This feminist, standalone epic fantasy alternates between three voices — Anza, a member of the resistance; Esvar, the king’s youngest son; and Mirantha, the vanished Queen. Anza joins the resistance against the tyrannical king after her military father’s execution. She’s in the perfect position to be a resistor: She has no family, she’s educated, and her father secretly trained her in archery. While attending the country’s only university, she discovers Queen Mirantha’s diary hidden in the pages of another book. Queen Mirantha had vanished long ago, and it was assumed she was murdered by her husband the king. Queen Mirantha’s diary describes the abuse she received from the king, her efforts to raise her sons to be good rulers who think of justice first and foremost, and her doomed love affair with a priest. Prince Esvar is the same age as Anza, and even though he was a child when his mother vanished, he thinks about what she taught him every day. He despises his father, and he’s determined to see his brother on the throne as soon as possible — but with other more brutal courtiers having similar goals, he must be careful. Campbell spends time developing each character and slowly builds in political intrigue with a touch of romance, which all lead to a very satisfying climax and conclusion. It’s one of the best epic fantasies I’ve read in a long time. Content warning for sexual and domestic assault.
Raybearer by Jordan Ifeuko (Amulet Books; Aug. 18)
At the beginning of my review copy of Raybearer, Jordan Ifueko describes how this is the book she needed growing up as a fairytale loving daughter of Nigerian immigrants, who could never find herself in the available YA fantasy novels. While there are more choices today — novels by Nnedi Okorafor, Tochi Onyebuchi, and Tomi Adeyemi all spring to mind — diversity is still underrepresented in YA fantasy. Raybearer is an excellent and needed addition to diverse fantasy, and the writing and characters immediately captivated me. Tarisai can only be touched by her mother, who rarely visits her, and even when her mother does visit she rarely glances or speaks to her. To win her mother’s visits, Tarisai must excel in academics, which she desperately tries to do as one tutor replaces another. When her mother sends her to the empire’s capital of Aritsar to murder the prince, Tarisai realizes the mother she’s worshipped her entire childhood has never deserved her devotion. But bound by djinn magic, denying her mother’s commands is no easy task.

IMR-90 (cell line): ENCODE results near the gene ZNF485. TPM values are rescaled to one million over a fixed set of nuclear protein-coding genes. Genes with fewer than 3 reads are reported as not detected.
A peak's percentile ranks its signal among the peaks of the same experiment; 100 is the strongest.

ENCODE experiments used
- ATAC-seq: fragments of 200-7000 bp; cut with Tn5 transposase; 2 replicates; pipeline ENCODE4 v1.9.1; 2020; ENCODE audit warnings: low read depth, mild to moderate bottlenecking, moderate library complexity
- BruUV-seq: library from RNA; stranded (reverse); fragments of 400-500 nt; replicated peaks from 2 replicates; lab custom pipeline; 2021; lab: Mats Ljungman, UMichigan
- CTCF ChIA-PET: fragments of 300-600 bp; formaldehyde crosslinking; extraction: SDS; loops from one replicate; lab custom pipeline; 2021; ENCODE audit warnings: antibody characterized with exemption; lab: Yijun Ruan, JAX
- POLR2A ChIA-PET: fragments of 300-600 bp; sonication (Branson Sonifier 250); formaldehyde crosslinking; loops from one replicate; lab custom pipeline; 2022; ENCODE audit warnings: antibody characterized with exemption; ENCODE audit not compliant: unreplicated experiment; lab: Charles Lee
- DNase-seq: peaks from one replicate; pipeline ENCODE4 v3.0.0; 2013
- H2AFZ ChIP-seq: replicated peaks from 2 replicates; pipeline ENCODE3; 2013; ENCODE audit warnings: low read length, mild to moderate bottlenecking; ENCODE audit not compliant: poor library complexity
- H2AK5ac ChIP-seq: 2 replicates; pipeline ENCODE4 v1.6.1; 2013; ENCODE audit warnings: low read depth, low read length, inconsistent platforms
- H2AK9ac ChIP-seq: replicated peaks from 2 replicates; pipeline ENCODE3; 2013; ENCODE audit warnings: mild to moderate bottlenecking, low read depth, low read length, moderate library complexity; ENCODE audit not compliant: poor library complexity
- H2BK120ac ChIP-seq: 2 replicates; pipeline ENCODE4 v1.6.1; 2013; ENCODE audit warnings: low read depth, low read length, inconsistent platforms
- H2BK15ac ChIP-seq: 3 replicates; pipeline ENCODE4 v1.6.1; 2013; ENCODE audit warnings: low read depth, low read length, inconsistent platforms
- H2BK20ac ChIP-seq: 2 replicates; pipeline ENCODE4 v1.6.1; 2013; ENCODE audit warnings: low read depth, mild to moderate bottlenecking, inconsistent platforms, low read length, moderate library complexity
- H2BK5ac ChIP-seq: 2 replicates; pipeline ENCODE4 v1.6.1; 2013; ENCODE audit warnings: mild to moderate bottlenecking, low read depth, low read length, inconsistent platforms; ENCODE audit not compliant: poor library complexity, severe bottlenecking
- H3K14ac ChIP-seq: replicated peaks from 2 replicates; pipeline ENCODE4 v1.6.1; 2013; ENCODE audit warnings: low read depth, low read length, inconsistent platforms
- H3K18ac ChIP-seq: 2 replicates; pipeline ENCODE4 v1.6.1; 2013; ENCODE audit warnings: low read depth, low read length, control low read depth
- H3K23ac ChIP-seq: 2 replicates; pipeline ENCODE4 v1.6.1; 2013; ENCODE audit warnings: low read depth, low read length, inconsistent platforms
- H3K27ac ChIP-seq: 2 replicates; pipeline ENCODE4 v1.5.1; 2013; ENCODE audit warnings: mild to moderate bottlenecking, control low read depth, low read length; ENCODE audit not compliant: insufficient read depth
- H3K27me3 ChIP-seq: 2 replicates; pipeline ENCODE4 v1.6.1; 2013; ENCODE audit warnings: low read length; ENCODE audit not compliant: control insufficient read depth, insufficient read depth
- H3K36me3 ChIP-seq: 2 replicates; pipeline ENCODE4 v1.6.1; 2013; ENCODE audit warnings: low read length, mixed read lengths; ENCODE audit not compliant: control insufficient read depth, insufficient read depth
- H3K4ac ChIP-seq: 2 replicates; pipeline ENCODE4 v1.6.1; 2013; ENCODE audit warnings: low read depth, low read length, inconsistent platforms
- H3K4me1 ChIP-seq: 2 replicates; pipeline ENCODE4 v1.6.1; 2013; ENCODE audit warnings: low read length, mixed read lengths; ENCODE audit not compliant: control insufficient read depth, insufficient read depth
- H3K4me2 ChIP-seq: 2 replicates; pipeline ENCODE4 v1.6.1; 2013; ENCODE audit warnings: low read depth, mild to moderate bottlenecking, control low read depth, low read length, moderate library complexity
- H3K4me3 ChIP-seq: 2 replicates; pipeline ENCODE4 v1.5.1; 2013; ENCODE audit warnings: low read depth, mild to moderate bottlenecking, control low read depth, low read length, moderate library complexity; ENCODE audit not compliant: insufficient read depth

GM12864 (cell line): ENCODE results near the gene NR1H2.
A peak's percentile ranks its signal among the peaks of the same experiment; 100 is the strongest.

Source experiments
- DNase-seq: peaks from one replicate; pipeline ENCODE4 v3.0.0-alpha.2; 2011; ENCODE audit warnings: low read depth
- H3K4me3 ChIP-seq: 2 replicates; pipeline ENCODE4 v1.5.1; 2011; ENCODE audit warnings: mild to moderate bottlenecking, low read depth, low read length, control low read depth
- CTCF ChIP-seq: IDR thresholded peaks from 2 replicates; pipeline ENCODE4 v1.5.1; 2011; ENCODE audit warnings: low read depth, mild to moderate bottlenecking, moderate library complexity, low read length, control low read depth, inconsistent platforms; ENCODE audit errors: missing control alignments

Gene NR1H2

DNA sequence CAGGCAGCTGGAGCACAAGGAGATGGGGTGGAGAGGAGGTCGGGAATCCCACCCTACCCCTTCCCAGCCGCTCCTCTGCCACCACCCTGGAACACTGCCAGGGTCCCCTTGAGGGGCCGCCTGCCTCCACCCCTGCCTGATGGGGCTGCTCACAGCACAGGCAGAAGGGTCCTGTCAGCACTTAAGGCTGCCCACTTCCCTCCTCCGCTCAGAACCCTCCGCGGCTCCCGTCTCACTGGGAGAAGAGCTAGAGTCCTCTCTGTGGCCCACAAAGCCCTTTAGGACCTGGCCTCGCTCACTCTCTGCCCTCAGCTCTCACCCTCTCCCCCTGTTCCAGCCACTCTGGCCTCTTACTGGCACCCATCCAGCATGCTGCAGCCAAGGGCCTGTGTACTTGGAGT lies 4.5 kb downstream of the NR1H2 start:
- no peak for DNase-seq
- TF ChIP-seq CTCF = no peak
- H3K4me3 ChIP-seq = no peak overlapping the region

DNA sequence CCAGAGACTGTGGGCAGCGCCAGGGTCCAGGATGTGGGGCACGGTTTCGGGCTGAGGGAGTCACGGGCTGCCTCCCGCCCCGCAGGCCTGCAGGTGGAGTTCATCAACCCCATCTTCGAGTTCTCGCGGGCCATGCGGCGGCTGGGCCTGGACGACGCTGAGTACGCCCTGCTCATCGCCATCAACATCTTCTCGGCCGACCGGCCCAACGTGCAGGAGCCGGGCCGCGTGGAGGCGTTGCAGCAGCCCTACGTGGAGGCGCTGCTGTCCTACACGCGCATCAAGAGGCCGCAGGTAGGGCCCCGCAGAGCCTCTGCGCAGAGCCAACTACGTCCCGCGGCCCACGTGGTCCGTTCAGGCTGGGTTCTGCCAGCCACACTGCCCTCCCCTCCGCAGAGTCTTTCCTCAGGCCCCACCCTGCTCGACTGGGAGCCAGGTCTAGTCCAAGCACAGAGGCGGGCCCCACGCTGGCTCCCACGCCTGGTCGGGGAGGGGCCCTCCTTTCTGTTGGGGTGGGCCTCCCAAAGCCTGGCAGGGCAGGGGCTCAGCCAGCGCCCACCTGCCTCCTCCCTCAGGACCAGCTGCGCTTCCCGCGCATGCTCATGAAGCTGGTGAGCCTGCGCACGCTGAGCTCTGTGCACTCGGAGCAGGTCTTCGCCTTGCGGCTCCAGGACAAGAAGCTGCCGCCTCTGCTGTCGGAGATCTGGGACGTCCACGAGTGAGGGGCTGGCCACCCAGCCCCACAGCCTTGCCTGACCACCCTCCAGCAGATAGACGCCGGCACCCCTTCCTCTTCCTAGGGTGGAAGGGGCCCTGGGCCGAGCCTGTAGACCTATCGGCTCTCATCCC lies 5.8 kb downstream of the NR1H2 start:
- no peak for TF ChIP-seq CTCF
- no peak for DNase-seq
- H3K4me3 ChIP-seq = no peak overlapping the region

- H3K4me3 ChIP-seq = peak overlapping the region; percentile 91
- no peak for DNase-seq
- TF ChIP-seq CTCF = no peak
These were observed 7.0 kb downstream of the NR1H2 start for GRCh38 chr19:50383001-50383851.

Beowulf: A New Translation by Maria Dahvana Headley (MCD x FSG Originals; Aug. 25)
After writing The Mere Wife in 2018 — a modern, fictional retelling of the epic poem Beowulf — Headley decided to try her hand at translating the original Old English version. Written sometime between the 7th and 10th centuries, Beowulf is one of the oldest pieces of Old English literature. Old English bears very little resemblance to contemporary English, and the text has been translated many, many times. The poem tells the story of the warrior Beowulf and his battle with the monstrous Grendel and his mother, and then his final battle with a dragon. In many ways, the poem became the impetus for epic fantasy, full of heroes and honor with emphasis on the individual conquering primordial evil. Of the four translations I’ve read, Headley’s is the most readable and engaging. She combines a modern poetry style with some of the hallmarks of Old English poetry, and the words practically sing off the page. Her impetus for translating the text was specifically the depiction of Grendel’s mother as monstrous in previous translations, despite her not being characterized as such in the original. In fact, Headley argues that the closest translation for how Grendel’s mother is described in Old English is “formidable noblewoman.” Yet many previous translations describe Grendel’s mother as a hideous monster. Headley’s translation shows why it’s vital to have women and people from diverse backgrounds translate texts. If you haven’t read Beowulf before, start with Headley’s version, and if you have read Beowulf before, then it’s time to read it again.
Marijane Osborn, Elaine Treharne, and Meghan Purvis are among the women who have translated Beowulf. A previous version of this post said the text had only been translated by men.